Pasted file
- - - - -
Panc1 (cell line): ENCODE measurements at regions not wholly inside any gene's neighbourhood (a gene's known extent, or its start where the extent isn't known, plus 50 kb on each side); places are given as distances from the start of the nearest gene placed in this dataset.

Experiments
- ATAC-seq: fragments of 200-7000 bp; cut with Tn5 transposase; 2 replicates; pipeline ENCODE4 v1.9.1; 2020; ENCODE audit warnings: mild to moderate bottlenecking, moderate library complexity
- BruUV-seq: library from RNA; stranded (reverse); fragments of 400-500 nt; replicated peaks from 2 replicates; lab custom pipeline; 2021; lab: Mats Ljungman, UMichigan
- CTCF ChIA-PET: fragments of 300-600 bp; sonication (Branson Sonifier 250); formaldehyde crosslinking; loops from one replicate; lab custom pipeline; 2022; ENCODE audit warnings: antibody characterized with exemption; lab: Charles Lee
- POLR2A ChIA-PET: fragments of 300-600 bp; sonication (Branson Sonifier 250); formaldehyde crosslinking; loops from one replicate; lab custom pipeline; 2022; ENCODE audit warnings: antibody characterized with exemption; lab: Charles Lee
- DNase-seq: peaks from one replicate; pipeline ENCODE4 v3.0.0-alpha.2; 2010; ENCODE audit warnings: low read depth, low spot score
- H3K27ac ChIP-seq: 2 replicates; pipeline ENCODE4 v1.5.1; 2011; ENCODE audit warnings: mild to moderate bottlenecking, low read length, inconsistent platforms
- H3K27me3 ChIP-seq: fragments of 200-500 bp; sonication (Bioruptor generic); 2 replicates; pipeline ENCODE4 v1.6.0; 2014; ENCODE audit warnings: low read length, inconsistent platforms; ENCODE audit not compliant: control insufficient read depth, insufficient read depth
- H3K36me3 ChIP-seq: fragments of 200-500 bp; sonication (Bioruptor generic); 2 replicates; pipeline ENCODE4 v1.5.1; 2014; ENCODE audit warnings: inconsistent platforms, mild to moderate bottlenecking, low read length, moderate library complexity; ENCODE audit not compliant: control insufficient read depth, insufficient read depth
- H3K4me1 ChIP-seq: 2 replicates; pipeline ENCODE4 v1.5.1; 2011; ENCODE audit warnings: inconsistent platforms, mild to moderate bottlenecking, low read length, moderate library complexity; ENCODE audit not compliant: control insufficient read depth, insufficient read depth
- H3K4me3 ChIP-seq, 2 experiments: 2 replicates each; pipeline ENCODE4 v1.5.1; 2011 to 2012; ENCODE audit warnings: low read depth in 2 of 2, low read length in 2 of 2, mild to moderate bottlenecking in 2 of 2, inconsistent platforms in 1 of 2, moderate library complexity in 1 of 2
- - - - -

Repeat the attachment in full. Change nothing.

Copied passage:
Panc1 (cell line): ENCODE measurements at regions not wholly inside any gene's neighbourhood (a gene's known extent, or its start where the extent isn't known, plus 50 kb on each side); places are given as distances from the start of the nearest gene placed in this dataset.

Experiments
- ATAC-seq: fragments of 200-7000 bp; cut with Tn5 transposase; 2 replicates; pipeline ENCODE4 v1.9.1; 2020; ENCODE audit warnings: mild to moderate bottlenecking, moderate library complexity
- BruUV-seq: library from RNA; stranded (reverse); fragments of 400-500 nt; replicated peaks from 2 replicates; lab custom pipeline; 2021; lab: Mats Ljungman, UMichigan
- CTCF ChIA-PET: fragments of 300-600 bp; sonication (Branson Sonifier 250); formaldehyde crosslinking; loops from one replicate; lab custom pipeline; 2022; ENCODE audit warnings: antibody characterized with exemption; lab: Charles Lee
- POLR2A ChIA-PET: fragments of 300-600 bp; sonication (Branson Sonifier 250); formaldehyde crosslinking; loops from one replicate; lab custom pipeline; 2022; ENCODE audit warnings: antibody characterized with exemption; lab: Charles Lee
- DNase-seq: peaks from one replicate; pipeline ENCODE4 v3.0.0-alpha.2; 2010; ENCODE audit warnings: low read depth, low spot score
- H3K27ac ChIP-seq: 2 replicates; pipeline ENCODE4 v1.5.1; 2011; ENCODE audit warnings: mild to moderate bottlenecking, low read length, inconsistent platforms
- H3K27me3 ChIP-seq: fragments of 200-500 bp; sonication (Bioruptor generic); 2 replicates; pipeline ENCODE4 v1.6.0; 2014; ENCODE audit warnings: low read length, inconsistent platforms; ENCODE audit not compliant: control insufficient read depth, insufficient read depth
- H3K36me3 ChIP-seq: fragments of 200-500 bp; sonication (Bioruptor generic); 2 replicates; pipeline ENCODE4 v1.5.1; 2014; ENCODE audit warnings: inconsistent platforms, mild to moderate bottlenecking, low read length, moderate library complexity; ENCODE audit not compliant: control insufficient read depth, insufficient read depth
- H3K4me1 ChIP-seq: 2 replicates; pipeline ENCODE4 v1.5.1; 2011; ENCODE audit warnings: inconsistent platforms, mild to moderate bottlenecking, low read length, moderate library complexity; ENCODE audit not compliant: control insufficient read depth, insufficient read depth
- H3K4me3 ChIP-seq, 2 experiments: 2 replicates each; pipeline ENCODE4 v1.5.1; 2011 to 2012; ENCODE audit warnings: low read depth in 2 of 2, low read length in 2 of 2, mild to moderate bottlenecking in 2 of 2, inconsistent platforms in 1 of 2, moderate library complexity in 1 of 2